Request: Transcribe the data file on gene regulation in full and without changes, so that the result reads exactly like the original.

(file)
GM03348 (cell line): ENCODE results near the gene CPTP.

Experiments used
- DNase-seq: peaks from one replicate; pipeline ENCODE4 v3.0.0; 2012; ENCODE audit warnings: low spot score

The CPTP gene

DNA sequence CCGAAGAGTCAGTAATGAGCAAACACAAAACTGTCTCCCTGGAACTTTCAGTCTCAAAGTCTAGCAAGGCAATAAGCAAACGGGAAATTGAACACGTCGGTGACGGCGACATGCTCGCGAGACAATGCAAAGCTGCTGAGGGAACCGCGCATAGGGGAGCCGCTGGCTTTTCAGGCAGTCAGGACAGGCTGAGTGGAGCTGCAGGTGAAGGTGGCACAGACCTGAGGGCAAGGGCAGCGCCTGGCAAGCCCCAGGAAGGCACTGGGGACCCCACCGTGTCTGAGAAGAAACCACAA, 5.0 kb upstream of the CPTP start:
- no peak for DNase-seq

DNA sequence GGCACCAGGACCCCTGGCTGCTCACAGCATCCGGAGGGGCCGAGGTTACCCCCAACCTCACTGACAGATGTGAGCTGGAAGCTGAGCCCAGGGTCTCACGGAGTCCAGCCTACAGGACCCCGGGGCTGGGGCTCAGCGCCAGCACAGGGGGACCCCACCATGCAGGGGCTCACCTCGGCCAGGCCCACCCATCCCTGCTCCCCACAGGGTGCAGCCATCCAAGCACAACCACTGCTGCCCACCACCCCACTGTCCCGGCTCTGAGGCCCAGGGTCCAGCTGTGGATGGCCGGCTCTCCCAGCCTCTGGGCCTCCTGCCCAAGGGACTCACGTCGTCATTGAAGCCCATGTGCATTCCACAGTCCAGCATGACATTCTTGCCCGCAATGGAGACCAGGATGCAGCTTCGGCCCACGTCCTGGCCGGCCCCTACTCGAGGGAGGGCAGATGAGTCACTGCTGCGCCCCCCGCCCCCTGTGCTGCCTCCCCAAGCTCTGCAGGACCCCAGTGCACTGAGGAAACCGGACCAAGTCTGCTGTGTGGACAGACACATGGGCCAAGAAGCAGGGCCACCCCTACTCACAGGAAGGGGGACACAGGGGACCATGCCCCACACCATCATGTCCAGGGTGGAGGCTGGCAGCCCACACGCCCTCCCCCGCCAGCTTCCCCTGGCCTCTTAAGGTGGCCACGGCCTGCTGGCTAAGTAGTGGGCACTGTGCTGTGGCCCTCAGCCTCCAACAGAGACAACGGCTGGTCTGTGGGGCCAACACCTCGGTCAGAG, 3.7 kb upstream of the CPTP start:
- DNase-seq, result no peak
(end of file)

GM03348 (cell line): ENCODE results near the gene CPTP.

Experiments used
- DNase-seq: peaks from one replicate; pipeline ENCODE4 v3.0.0; 2012; ENCODE audit warnings: low spot score

The CPTP gene

DNA sequence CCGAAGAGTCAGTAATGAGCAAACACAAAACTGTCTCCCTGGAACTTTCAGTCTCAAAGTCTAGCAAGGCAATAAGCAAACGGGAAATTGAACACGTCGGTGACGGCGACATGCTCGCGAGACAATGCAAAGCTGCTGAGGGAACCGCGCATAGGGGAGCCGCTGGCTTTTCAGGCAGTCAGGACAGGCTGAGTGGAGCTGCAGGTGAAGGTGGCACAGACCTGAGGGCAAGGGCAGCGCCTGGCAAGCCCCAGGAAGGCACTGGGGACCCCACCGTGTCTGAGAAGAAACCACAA, 5.0 kb upstream of the CPTP start:
- no peak for DNase-seq

DNA sequence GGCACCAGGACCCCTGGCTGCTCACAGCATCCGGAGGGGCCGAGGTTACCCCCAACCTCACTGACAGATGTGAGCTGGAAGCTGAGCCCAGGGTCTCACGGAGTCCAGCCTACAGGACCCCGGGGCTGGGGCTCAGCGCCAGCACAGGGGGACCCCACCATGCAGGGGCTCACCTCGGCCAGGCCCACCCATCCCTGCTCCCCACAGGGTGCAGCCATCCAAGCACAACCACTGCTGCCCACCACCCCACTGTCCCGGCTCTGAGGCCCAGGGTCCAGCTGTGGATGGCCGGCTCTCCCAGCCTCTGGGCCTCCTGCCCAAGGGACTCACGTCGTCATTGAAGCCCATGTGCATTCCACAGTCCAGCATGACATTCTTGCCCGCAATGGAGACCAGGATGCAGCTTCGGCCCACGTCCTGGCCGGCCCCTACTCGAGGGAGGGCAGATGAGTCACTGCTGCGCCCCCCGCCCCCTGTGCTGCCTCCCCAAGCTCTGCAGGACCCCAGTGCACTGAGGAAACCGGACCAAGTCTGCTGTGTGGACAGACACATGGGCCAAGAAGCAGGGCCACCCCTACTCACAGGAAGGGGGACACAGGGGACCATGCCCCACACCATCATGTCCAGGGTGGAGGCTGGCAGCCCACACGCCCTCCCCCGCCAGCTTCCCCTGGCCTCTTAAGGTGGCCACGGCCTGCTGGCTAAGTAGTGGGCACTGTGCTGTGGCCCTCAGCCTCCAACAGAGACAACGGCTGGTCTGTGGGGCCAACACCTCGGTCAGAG, 3.7 kb upstream of the CPTP start:
- DNase-seq, result no peak